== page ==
Chicago Public Schools has revised down its expected savings from school closings by over one hundred million dollars. In March, when CPS announced the plan to close 54 elementary and high schools, the district estimated it would save $560 million in repairs and maintenance work. Last week, however, CPS reduced the figure to $437.8 million—a difference of $122 million. According to WBEZ, CPS attributed the discrepancy to outdated assessments, but critics say the initial estimates included unnecessary upgrades:
Chicago Public Schools says it made an “honest mistake” when adding numbers, and had plugged in some schools that didn’t belong there. But the overall cost savings is also being revised downward because schools that had not been assessed for years are getting thorough capital-needs reviews.
CPS had made estimates of how much it would take to repair and upgrade individual school buildings—and thus, how much it could save by closing those buildings. A CPS official said originally the district budgeted in central air conditioning to cost estimates. That's been switched to window units.
Parents, activists, and even aldermen have complained that the district’s estimated cost for fixing their schools is inflated. Parents at Trumbull Elementary in Edgewater, for instance, got notes home in March saying it would cost $16.3 million to repair and upgrade their school. It was one of the reasons listed for closing the school.
CPS Chief Administrative Officer Tim Cawley defended the city's hurried decision-making to the Chicago Sun-Times, saying that "the sooner you act, the more you end up avoiding throwing good money after bad." Chicago Teachers Union president Karen Lewis, however, said that such mistakes are characteristic of Mayor Rahm Emanuel's well-known impatience. Lewis said that she was not surprised that the estimates were overblown, according to the Sun Times:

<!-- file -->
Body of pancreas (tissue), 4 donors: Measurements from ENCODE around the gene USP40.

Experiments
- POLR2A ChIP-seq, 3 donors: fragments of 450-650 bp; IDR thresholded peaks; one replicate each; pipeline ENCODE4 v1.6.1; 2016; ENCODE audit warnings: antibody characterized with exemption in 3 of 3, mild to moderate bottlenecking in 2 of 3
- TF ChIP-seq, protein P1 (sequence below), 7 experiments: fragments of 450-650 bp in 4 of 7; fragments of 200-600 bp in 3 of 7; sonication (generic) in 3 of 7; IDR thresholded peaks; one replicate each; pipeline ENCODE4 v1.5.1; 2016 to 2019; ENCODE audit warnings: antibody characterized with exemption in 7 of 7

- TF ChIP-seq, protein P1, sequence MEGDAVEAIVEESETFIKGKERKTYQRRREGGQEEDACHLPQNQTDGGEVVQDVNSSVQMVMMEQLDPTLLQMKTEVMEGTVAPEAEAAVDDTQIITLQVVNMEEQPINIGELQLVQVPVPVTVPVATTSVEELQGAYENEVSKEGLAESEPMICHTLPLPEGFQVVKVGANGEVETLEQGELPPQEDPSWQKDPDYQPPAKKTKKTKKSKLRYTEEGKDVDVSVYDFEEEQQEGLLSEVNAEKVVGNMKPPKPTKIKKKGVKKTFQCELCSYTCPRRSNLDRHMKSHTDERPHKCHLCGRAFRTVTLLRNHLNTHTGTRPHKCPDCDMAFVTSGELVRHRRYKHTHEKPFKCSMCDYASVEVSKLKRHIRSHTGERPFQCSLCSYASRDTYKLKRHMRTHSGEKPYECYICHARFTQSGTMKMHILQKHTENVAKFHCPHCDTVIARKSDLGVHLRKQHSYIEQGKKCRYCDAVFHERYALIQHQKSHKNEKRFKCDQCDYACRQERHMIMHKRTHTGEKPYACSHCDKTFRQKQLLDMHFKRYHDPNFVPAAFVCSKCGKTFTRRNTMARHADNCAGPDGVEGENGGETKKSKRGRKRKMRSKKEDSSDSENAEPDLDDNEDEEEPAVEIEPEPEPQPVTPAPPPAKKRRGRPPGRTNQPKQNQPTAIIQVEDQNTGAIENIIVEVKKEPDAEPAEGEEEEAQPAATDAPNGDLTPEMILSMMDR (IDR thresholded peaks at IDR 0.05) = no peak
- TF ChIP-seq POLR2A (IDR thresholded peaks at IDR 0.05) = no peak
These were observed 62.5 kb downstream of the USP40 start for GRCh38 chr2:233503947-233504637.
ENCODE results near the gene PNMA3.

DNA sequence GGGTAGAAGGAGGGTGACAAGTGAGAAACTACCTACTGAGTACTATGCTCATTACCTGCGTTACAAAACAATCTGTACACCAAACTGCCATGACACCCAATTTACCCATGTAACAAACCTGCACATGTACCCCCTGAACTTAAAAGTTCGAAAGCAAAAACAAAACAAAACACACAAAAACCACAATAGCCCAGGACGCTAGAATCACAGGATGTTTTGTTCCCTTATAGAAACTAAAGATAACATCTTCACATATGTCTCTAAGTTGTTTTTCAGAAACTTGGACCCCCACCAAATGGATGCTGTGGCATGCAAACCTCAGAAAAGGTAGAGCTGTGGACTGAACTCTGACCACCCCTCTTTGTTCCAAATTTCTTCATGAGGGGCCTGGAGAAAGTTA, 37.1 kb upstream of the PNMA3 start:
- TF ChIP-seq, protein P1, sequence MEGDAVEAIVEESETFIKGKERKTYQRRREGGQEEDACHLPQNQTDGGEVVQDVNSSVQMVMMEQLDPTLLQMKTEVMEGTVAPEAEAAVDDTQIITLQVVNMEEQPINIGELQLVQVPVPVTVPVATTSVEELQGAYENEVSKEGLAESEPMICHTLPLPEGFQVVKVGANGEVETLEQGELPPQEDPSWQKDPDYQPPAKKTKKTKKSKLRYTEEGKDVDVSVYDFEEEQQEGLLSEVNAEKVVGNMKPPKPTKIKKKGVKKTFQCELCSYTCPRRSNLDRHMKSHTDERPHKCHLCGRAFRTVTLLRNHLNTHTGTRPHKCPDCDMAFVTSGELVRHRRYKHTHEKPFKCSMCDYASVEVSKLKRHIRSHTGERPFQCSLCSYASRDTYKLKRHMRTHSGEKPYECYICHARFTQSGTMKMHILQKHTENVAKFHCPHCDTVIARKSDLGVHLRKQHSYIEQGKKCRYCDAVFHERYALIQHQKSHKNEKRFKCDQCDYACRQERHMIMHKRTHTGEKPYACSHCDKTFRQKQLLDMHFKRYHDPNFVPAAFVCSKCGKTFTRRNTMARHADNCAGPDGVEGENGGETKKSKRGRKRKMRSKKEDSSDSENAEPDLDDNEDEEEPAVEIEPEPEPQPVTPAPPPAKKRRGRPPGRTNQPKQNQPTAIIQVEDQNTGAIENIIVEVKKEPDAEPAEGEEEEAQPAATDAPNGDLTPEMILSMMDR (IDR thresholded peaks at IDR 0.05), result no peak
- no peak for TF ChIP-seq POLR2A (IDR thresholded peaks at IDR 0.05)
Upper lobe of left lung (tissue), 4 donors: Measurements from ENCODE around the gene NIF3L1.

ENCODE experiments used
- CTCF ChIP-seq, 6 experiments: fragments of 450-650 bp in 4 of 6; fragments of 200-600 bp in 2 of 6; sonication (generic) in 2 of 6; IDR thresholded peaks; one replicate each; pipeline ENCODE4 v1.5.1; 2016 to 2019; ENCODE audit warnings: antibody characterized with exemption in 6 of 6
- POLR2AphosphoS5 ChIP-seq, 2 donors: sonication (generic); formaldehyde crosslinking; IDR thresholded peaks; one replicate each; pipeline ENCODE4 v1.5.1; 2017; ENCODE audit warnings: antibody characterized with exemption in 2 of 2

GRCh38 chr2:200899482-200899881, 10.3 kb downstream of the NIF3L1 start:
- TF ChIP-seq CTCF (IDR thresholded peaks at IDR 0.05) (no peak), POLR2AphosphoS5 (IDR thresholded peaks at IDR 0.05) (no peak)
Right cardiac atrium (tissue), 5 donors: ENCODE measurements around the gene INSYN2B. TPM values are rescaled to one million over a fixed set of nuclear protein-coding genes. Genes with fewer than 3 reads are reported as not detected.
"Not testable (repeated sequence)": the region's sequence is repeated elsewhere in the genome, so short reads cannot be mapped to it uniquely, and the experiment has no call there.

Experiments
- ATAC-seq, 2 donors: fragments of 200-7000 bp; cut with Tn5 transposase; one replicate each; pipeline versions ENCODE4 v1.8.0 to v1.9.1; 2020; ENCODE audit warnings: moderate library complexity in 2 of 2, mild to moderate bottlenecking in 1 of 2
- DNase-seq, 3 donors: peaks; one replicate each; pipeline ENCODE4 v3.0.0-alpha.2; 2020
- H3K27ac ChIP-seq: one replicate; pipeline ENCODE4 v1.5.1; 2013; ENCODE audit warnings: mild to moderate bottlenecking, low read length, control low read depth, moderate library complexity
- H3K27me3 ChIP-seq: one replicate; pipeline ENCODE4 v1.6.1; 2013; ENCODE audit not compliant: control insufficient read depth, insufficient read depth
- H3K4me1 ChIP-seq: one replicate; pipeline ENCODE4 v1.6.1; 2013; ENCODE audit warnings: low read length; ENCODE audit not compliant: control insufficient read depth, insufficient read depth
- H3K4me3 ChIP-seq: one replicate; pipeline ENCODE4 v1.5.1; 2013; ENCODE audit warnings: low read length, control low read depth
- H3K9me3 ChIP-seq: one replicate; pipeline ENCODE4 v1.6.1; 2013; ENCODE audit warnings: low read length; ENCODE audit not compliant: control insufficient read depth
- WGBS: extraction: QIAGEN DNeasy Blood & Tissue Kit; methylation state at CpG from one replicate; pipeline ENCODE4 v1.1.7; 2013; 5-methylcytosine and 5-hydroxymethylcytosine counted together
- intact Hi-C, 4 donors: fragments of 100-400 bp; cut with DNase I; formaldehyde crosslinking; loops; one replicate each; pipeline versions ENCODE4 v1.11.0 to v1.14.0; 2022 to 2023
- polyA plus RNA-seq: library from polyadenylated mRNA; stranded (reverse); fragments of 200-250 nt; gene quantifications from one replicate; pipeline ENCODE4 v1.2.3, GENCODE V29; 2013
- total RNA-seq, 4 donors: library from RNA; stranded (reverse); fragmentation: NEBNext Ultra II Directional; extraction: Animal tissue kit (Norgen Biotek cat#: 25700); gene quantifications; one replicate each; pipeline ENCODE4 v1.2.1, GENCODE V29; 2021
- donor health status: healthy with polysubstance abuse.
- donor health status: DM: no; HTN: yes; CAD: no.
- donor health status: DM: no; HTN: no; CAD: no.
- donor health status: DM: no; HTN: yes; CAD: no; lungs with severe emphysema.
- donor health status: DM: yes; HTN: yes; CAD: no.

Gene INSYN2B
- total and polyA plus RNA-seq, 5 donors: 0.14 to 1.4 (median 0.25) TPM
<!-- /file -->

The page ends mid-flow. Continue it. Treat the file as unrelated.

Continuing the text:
Lewis noted that CPS is borrowing $300 million to bankroll the closings, “co-locations” of two schools in one building, the expansion of full-day kindergarten and other improvements.
“I’m not seeing how the savings kicks in and, when it does, we’re only looking at maybe $30 million a year, maybe. And that’s not going to happen within the next five years—and maybe longer,” Lewis said while taping, “Connected to Chicago,” to be broadcast at 6 a.m. Sunday on WLS-AM and FM Radio.
“I’m glad that they finally admitted it. But, they’re going to do it anyway. I mean — that’s something that is so shameful to me. You see that something is wrong. You see it’s not going to accomplish what you want to accomplish. But, you’re going to do it anyway,” Lewis said on the radio program.
The scheduled closings are slated to be the largest mass closure of schools in U.S. history. CPS claims that they are facing a $1 billion dollar deficit in their budget for the 2013-2014 school year, and that the closings will save between $500,000 and $800,000 for each school closed. Education advocates such as Diane Ravitch have noted CPS' history of miscalculating and overstating their budget troubles. In the 2010-2011 school year, for instance, the Chicago Board of Education approved a budget with a $245 million deficit, but ended up finishing the year with $328 million surplus. The next year, the BOE approved a budget with a deficit of $214 million, but again finished with a surplus of $328 million.
In both cases, the budget estimates were off by more than $500 million dollars.